What happens to Queen Bees and Wannabes when they grow up?
Even the most well-adjusted moms and dads can experience peer pressure and conflicts with other adults that make them act like they're back in seventh grade. In Queen Bee Moms & Kingpin Dads, Rosalind Wiseman gives us the tools to handle difficult situations involving teachers and other parents with grace. Reassuring, funny, and unfailingly honest, Wiseman reveals:
Queen Bee Moms & Kingpin Dads is filled with the kind of true stories
that made Wiseman's New York Times bestselling book Queen Bees &
Wannabes impossible to put down. There are tales of hardworking parents
with whom any of us can identify, along with tales of outrageously bad
parentsthe kind we all have to reckon with. For instance, what do you do
when parents donate a large sum of money to a school and their child is
promptly transferred into the honors programwhile your son with better
grades doesn't make the cut? What about the mother who helps her daughter
compose poison-pen e-mails to yours? And what do you say to the parent-coach
who screams at your child when the team is losing? Wiseman offers practical
advice on avoiding the most common parenting "land mines" and useful scripts
to help you navigate difficult but necessary conversations.
Queen Bee Moms & Kingpin Dads is essential reading for parents today. It offers us the tools to become wiser, more relaxed parents and the inspiration to speak out, act according to our values, show humility, and set the kind of example that will make a real difference in our children's lives.
Perfect Parent World, Land of Perpetual Judgment
"You couldn't pay me enough to go back to seventh grade."
People love to tell me this. Teachers, parents, counselors, principals, people on the street, people at parties--everywhere I go, people tell me that they shudder at the thought of waking up one day transported back to seventh grade. But when I tell them I'm writing a book on parents' social competition, their eyes grow wide with delight or dismay--and always with recognition. "Do I have a story for you," they say conspiratorially. Clearly, few of us have left seventh grade completely behind.
My goal in this book is to get you to do exactly what almost no one wants to do: Go back to seventh grade and understand how the lessons you learned as a child and adolescent affect the way you parent. And when I say "parent," I'm not just ...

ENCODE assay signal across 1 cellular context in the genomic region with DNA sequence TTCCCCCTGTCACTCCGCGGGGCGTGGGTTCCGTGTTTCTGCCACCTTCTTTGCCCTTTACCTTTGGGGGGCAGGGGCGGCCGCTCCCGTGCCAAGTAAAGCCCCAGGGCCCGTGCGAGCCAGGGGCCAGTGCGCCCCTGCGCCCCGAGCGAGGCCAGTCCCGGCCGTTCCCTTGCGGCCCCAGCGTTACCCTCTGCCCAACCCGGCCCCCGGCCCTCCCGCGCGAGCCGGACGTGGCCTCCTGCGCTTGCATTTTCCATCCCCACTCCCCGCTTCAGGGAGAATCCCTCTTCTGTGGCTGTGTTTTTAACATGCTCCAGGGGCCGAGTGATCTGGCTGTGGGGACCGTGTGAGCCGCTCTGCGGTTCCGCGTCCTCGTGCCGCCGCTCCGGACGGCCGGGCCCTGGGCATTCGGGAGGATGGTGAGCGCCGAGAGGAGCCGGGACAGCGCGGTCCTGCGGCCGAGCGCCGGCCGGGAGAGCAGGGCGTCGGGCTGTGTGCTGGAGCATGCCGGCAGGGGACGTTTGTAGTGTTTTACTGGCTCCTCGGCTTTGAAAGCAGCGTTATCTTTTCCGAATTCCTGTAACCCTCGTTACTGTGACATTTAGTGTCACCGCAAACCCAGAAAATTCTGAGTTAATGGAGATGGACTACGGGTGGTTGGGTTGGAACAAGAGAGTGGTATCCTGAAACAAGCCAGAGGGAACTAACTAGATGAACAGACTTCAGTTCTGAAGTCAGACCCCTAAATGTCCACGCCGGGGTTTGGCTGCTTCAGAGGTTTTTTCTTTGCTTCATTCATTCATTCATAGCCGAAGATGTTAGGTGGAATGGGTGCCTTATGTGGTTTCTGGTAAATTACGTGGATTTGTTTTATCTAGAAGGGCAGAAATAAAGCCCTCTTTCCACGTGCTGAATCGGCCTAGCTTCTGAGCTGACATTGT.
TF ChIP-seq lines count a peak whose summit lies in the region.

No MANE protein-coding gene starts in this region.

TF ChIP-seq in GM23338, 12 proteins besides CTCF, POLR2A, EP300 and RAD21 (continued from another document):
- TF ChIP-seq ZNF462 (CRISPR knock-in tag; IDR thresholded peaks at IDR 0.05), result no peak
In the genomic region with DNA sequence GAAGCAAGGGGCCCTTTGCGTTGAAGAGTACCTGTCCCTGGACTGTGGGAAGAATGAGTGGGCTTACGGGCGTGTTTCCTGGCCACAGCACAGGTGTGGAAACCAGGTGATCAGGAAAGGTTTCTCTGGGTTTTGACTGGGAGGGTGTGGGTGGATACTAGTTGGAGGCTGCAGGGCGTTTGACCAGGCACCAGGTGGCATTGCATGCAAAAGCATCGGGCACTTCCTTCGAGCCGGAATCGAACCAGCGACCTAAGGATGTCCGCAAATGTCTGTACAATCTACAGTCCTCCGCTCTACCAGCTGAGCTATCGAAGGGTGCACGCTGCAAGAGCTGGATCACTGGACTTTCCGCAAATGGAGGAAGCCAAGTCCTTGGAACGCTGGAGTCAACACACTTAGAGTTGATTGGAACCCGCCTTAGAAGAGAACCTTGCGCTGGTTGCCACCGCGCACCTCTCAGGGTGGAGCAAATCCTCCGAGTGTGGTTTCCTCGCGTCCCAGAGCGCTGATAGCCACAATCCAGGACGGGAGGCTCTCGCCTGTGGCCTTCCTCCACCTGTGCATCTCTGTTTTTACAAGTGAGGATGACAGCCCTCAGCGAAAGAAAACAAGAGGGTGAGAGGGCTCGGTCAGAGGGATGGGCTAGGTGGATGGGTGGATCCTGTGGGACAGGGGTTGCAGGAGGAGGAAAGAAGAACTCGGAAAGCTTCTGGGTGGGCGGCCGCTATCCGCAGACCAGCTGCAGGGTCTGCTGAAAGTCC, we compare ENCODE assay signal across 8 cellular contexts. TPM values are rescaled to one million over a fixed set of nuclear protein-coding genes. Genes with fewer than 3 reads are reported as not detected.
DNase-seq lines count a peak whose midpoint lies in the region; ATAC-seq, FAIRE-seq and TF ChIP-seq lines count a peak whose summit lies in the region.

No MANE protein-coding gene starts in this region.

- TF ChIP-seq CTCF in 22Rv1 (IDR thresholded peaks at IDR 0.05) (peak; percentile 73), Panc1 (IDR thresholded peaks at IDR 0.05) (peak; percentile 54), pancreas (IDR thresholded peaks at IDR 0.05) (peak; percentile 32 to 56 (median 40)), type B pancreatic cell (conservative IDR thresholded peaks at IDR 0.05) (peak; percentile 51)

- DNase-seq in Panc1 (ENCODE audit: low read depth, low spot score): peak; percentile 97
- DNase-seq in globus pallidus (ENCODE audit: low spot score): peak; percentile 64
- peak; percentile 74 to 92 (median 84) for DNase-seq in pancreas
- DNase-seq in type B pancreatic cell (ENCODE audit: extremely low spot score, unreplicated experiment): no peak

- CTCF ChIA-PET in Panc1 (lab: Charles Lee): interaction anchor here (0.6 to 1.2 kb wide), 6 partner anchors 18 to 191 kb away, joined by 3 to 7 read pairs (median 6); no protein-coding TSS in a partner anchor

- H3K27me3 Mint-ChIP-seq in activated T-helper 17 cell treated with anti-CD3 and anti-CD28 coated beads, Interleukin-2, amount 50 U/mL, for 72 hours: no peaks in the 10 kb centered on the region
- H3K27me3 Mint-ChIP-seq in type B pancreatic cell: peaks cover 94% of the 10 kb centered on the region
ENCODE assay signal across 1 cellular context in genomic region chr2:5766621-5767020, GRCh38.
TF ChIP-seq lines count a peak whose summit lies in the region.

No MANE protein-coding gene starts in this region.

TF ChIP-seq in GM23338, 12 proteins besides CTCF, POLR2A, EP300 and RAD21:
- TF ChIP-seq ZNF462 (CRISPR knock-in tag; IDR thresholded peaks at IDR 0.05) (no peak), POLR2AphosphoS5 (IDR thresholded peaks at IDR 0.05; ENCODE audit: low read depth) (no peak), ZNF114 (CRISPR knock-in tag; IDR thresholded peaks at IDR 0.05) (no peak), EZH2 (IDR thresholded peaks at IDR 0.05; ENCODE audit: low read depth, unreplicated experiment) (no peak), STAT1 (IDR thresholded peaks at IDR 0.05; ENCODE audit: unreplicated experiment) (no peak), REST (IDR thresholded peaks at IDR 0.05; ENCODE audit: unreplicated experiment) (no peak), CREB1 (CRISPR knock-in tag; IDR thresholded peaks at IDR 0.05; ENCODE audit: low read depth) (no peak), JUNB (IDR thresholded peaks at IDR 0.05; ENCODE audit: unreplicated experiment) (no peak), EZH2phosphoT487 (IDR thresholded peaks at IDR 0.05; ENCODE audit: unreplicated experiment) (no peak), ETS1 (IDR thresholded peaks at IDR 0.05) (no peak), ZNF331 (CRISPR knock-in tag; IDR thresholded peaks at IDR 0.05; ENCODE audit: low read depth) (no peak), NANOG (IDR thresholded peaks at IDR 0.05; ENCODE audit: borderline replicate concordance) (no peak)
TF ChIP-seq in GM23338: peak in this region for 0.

Wiseman's first book exposed the bitchy world of cliques and "queen-bee" teens - but here she goes further into the hive, to explore the psyches of the queen bee moms (and king-pin dads) who were once teenagers and who, more often than not, are busily nurturing the next generation of "queen-bees". Wiseman counsels parents to find a happy medium between being overprotective parents and frighteningly passive - offering advice on how parents should approach difficult situations with coaches, teachers and, of course, other parents.
(Reviewed by BookBrowse Review Team).
Full Review (439 words).
Some useful tips from Rosalind Wiseman (more at The Seattle Times):
If you liked Queen Bee Moms & Kingpin Dads, try these:
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Hothouse parenting has hit the mainstreamwith disastrous effects. Teens lack leadership skills. College students engage in deadly binge drinking. Graduates cant even negotiate their own salaries without bringing mom or dad in for a consult.
An awe-inspiring, often hilarious, and unerringly honest story of one mother's exercise in extreme parenting, revealing the rewards - and the costs - of raising her children the Chinese way.
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